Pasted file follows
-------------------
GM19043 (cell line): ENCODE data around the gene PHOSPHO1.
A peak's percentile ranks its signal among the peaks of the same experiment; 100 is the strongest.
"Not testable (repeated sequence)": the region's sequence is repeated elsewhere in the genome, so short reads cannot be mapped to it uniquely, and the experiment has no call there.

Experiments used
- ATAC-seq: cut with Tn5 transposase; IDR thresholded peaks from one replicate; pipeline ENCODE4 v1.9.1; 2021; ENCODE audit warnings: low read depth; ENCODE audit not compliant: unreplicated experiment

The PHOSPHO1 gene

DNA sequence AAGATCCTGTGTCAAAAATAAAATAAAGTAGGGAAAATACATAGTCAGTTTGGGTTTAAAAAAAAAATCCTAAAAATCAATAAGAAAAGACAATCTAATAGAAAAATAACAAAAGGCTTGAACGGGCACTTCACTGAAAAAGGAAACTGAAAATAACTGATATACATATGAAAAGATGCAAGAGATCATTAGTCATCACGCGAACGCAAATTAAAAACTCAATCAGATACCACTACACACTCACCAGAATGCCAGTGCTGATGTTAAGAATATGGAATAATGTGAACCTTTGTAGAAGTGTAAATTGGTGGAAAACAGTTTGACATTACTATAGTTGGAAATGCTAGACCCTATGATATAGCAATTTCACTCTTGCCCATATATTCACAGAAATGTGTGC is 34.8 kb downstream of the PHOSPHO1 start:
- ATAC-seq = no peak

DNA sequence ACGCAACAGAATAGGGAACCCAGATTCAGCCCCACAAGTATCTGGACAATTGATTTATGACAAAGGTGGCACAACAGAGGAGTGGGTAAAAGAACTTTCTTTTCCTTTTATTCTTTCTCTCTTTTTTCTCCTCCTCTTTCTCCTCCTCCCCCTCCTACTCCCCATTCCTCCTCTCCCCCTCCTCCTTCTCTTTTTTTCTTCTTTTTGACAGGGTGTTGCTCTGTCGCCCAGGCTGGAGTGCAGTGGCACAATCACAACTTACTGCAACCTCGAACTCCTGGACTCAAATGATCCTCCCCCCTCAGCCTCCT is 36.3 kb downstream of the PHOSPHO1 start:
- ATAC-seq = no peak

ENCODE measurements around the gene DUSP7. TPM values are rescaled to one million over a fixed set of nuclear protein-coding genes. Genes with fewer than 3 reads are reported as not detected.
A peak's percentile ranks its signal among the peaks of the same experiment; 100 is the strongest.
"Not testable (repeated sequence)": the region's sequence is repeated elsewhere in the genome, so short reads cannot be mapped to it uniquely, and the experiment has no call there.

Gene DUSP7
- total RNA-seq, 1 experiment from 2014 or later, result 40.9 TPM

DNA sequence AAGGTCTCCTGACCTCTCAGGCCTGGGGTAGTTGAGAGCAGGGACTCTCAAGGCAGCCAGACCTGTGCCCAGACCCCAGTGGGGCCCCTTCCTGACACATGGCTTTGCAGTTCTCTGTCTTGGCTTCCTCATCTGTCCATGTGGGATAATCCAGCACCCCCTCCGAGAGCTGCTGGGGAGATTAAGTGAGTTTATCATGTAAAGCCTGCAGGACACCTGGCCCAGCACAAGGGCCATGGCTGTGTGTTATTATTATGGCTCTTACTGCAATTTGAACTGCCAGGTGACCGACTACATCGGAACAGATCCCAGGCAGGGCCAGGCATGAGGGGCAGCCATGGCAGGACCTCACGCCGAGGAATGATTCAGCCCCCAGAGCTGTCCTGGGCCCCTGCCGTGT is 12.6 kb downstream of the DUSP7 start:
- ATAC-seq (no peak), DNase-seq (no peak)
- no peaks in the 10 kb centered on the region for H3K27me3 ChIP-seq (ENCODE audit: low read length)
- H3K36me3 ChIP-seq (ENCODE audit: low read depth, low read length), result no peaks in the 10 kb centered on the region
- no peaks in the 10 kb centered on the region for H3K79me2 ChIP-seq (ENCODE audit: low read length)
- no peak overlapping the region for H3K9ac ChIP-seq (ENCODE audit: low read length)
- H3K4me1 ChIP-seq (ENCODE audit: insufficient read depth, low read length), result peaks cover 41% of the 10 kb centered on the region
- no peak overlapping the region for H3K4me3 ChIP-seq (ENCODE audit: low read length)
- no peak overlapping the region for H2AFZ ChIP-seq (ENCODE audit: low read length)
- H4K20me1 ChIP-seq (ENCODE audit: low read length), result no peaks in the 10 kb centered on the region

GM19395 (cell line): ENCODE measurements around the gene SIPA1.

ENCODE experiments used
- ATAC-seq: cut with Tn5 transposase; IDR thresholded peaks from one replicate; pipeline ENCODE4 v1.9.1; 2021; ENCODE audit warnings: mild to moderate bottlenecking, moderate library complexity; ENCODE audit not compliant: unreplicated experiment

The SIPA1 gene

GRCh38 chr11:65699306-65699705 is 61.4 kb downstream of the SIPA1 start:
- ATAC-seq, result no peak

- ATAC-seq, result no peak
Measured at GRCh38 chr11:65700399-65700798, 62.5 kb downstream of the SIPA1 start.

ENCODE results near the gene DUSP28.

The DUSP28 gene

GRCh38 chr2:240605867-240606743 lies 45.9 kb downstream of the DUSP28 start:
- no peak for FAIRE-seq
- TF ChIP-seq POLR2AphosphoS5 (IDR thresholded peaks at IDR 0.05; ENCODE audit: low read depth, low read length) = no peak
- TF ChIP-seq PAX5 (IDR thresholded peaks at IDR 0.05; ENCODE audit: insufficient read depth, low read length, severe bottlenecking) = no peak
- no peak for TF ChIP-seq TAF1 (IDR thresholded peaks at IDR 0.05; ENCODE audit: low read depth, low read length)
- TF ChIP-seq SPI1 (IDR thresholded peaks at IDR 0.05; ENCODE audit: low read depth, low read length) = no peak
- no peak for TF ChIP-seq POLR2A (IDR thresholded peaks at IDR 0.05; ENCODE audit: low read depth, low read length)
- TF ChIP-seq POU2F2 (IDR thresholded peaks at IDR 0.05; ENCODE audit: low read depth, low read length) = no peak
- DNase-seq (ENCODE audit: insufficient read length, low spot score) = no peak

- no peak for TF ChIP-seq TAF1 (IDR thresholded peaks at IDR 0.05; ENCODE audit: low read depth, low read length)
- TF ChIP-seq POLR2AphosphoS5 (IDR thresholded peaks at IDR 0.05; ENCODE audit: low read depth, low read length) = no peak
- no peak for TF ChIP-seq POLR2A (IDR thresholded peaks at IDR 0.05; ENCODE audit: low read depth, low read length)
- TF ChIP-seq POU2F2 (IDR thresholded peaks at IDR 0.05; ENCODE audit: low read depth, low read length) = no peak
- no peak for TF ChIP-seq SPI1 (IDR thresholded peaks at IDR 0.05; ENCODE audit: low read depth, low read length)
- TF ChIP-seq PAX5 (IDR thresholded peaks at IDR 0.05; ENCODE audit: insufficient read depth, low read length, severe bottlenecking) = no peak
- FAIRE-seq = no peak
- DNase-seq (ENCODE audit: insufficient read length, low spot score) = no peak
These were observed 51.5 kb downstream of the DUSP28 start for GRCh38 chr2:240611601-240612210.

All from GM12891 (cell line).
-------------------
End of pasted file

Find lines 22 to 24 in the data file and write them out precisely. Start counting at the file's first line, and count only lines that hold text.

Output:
- H3K4me1 ChIP-seq (ENCODE audit: insufficient read depth, low read length), result peaks cover 41% of the 10 kb centered on the region
- no peak overlapping the region for H3K4me3 ChIP-seq (ENCODE audit: low read length)
- no peak overlapping the region for H2AFZ ChIP-seq (ENCODE audit: low read length)